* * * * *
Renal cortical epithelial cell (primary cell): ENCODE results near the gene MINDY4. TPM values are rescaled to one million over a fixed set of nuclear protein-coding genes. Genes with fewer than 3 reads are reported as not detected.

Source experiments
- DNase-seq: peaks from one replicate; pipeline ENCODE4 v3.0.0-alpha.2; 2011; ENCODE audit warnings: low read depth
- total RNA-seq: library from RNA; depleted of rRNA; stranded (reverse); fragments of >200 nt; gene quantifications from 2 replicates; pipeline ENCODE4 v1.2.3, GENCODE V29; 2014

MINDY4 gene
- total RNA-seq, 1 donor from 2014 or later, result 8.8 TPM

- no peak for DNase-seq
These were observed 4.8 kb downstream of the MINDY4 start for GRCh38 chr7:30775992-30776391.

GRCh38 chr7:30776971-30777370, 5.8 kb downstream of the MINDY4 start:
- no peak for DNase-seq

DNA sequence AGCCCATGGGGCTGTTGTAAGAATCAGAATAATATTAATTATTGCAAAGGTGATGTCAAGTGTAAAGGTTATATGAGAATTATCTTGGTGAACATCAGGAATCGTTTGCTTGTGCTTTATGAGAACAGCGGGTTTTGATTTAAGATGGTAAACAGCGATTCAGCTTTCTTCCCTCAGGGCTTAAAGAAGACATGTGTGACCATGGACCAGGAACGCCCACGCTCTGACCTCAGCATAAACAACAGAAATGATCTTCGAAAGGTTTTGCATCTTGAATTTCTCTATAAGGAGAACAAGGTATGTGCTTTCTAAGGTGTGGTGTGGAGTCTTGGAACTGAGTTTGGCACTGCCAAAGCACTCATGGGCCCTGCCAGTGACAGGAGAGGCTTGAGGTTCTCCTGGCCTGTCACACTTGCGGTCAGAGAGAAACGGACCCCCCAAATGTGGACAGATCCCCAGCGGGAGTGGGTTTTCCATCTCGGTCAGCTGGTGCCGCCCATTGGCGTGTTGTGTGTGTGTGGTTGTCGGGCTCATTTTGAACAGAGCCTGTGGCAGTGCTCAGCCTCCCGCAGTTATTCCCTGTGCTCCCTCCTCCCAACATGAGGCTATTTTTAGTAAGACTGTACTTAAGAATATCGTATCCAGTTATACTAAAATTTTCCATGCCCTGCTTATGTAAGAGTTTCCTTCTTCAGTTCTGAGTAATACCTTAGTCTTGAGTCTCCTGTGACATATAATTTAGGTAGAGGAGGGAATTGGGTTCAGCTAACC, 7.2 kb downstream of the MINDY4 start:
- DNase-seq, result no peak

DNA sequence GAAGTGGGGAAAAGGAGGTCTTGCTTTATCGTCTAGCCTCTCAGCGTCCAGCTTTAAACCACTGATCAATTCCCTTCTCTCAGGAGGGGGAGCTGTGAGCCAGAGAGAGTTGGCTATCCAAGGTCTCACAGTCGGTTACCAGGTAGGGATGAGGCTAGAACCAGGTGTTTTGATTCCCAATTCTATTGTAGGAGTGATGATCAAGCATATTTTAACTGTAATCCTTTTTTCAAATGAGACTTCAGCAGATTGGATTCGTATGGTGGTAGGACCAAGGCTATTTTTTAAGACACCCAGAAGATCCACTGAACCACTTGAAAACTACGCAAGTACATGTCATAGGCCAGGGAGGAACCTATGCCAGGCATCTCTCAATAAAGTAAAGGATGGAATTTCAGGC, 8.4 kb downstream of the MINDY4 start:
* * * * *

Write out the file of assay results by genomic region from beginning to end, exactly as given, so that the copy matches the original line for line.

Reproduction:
Renal cortical epithelial cell (primary cell): ENCODE results near the gene MINDY4. TPM values are rescaled to one million over a fixed set of nuclear protein-coding genes. Genes with fewer than 3 reads are reported as not detected.

Source experiments
- DNase-seq: peaks from one replicate; pipeline ENCODE4 v3.0.0-alpha.2; 2011; ENCODE audit warnings: low read depth
- total RNA-seq: library from RNA; depleted of rRNA; stranded (reverse); fragments of >200 nt; gene quantifications from 2 replicates; pipeline ENCODE4 v1.2.3, GENCODE V29; 2014

MINDY4 gene
- total RNA-seq, 1 donor from 2014 or later, result 8.8 TPM

- no peak for DNase-seq
These were observed 4.8 kb downstream of the MINDY4 start for GRCh38 chr7:30775992-30776391.

GRCh38 chr7:30776971-30777370, 5.8 kb downstream of the MINDY4 start:
- no peak for DNase-seq

DNA sequence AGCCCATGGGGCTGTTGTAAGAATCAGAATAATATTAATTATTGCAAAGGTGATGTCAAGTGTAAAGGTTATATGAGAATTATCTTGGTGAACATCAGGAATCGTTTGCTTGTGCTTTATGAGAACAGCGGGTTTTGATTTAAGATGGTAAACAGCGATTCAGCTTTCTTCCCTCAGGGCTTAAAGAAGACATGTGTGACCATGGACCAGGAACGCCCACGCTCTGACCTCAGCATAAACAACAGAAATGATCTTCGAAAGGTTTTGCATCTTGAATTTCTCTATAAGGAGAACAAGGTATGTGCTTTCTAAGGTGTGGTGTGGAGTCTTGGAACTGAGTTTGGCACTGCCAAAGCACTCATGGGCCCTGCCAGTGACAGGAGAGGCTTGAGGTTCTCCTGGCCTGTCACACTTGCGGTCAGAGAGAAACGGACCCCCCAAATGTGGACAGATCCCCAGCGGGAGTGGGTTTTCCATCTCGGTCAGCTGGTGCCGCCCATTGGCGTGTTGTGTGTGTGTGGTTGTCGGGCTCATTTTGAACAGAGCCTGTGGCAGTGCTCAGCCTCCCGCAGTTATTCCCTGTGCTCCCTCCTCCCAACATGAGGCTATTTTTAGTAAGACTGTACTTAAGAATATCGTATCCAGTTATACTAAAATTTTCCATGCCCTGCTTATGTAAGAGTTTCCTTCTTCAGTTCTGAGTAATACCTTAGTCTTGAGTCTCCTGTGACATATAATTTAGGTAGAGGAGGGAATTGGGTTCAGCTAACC, 7.2 kb downstream of the MINDY4 start:
- DNase-seq, result no peak

DNA sequence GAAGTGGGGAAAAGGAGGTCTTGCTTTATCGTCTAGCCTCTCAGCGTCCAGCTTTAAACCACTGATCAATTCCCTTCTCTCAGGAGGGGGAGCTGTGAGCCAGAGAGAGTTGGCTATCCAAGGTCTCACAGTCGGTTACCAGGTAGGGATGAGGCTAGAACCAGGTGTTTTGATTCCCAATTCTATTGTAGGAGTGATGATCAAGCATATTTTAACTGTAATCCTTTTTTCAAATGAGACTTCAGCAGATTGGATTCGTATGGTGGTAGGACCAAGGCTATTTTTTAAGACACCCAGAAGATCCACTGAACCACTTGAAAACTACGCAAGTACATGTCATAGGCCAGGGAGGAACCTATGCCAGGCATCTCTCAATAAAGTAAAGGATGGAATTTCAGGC, 8.4 kb downstream of the MINDY4 start: